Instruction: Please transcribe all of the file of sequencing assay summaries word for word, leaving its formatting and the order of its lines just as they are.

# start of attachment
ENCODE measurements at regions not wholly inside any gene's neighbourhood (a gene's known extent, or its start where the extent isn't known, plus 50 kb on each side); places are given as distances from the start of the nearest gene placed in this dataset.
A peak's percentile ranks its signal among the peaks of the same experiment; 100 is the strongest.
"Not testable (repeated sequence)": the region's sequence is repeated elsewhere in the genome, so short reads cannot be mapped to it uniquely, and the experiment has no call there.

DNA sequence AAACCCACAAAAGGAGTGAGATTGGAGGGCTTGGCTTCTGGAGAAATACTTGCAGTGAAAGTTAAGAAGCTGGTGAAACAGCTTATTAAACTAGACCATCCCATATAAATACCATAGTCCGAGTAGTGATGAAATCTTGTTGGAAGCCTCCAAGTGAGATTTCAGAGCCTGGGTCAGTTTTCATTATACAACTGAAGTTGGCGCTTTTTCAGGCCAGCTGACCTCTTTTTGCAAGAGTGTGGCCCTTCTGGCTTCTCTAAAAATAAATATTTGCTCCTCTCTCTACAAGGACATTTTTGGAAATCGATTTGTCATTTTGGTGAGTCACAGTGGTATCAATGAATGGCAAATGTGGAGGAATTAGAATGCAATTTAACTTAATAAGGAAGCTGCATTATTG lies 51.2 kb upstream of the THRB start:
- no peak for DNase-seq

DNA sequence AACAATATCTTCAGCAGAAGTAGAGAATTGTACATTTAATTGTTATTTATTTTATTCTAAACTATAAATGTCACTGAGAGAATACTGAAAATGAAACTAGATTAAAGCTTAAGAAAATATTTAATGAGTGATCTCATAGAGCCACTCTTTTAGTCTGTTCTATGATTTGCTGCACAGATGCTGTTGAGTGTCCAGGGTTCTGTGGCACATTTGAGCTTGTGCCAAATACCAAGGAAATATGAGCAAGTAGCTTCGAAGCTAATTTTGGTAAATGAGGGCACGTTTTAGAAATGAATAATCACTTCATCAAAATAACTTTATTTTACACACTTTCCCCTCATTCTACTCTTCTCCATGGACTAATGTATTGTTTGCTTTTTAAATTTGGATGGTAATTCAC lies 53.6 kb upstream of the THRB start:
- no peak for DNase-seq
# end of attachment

ENCODE measurements at regions not wholly inside any gene's neighbourhood (a gene's known extent, or its start where the extent isn't known, plus 50 kb on each side); places are given as distances from the start of the nearest gene placed in this dataset.
A peak's percentile ranks its signal among the peaks of the same experiment; 100 is the strongest.
"Not testable (repeated sequence)": the region's sequence is repeated elsewhere in the genome, so short reads cannot be mapped to it uniquely, and the experiment has no call there.

DNA sequence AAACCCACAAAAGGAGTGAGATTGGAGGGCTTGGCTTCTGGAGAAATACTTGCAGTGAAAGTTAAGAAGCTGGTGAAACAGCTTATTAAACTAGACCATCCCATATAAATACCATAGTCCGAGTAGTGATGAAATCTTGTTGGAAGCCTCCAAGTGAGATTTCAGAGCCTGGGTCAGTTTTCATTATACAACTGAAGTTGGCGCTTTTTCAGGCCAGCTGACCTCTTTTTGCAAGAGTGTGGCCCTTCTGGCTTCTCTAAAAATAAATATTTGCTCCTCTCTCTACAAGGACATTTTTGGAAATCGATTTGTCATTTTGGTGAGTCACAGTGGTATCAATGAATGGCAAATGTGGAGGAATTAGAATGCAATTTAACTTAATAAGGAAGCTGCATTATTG lies 51.2 kb upstream of the THRB start:
- no peak for DNase-seq

DNA sequence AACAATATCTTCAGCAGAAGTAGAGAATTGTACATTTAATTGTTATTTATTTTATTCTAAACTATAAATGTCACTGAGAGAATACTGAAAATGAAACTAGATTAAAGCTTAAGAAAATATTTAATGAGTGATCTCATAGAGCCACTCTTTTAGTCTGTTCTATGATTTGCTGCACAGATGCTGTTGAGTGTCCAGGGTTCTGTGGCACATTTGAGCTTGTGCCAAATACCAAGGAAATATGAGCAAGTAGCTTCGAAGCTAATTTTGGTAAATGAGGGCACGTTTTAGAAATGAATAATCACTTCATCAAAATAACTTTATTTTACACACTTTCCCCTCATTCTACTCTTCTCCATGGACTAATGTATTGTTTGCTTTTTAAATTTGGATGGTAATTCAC lies 53.6 kb upstream of the THRB start:
- no peak for DNase-seq